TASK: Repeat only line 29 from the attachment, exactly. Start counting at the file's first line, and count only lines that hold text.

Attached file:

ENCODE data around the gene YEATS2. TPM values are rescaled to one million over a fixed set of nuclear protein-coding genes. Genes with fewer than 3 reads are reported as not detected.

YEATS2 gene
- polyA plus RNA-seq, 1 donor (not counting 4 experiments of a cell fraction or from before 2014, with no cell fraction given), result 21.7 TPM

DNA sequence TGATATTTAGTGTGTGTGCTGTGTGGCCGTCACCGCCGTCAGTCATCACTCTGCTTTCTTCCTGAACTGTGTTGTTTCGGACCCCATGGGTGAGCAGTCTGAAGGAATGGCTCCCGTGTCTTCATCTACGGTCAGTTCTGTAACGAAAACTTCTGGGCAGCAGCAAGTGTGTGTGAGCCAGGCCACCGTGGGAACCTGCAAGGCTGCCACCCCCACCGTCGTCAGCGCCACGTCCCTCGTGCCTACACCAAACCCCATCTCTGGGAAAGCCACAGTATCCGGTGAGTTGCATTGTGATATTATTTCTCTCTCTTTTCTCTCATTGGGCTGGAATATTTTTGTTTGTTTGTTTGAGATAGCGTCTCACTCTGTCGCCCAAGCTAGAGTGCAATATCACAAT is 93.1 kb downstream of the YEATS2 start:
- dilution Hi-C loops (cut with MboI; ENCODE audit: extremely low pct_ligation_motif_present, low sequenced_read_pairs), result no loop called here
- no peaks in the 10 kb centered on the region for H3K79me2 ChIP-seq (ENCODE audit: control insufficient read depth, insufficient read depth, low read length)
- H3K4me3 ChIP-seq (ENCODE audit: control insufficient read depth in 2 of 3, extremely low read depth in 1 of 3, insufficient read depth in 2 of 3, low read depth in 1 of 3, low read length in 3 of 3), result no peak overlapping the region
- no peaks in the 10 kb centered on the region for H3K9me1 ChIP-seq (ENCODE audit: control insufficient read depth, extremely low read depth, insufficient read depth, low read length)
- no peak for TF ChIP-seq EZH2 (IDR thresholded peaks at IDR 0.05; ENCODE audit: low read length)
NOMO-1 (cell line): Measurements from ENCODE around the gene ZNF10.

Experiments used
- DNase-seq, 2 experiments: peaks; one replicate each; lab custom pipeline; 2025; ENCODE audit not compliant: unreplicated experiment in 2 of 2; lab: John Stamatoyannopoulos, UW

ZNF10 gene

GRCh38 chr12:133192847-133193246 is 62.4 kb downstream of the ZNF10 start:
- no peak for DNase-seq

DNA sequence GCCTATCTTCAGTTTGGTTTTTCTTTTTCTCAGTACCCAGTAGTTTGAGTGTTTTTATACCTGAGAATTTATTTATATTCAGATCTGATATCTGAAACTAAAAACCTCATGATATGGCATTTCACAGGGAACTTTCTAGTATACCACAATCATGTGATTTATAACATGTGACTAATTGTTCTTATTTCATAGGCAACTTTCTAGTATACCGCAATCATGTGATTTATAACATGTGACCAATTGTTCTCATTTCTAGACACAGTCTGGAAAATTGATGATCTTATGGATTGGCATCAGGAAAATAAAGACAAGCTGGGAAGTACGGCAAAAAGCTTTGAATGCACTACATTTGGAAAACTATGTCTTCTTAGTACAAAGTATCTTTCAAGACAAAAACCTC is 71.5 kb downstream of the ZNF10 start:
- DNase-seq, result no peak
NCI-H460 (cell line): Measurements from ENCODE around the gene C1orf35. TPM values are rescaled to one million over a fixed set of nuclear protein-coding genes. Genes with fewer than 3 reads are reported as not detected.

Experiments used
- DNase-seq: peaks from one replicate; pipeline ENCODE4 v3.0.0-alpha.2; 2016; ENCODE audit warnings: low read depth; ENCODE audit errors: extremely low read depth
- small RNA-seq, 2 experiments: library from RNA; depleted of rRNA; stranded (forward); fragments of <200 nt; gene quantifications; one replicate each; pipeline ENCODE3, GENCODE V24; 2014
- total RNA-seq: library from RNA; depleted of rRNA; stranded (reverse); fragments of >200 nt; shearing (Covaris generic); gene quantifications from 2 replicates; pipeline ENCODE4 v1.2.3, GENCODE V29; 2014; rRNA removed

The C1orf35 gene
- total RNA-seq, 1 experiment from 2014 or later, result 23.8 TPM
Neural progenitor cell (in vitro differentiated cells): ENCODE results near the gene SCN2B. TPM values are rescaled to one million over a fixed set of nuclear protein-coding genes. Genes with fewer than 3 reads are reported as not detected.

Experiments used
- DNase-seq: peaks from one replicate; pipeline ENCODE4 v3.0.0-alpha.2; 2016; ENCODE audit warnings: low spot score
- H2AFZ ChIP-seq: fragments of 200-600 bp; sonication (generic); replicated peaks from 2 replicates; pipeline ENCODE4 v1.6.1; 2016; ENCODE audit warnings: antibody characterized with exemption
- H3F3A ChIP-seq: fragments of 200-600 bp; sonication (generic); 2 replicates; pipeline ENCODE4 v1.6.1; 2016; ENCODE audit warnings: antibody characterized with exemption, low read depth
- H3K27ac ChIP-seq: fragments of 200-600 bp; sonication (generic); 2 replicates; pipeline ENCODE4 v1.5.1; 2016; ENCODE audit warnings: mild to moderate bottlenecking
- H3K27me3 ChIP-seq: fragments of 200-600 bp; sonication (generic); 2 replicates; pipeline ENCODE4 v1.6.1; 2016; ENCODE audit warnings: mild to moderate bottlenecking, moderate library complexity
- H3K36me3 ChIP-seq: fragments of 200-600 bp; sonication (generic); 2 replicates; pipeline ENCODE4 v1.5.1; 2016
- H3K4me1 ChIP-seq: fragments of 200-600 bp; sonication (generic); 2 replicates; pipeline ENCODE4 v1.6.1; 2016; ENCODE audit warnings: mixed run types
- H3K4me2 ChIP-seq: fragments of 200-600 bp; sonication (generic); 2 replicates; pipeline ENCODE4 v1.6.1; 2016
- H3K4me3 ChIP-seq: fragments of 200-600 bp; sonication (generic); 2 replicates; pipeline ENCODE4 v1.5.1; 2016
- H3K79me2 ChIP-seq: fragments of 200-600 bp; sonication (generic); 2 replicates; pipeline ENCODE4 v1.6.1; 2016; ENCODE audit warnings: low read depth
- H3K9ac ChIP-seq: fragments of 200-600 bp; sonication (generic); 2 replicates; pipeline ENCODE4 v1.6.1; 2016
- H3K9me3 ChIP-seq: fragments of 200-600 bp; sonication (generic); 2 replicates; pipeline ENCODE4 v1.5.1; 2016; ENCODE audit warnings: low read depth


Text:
- H3F3A ChIP-seq: fragments of 200-600 bp; sonication (generic); 2 replicates; pipeline ENCODE4 v1.6.1; 2016; ENCODE audit warnings: antibody characterized with exemption, low read depth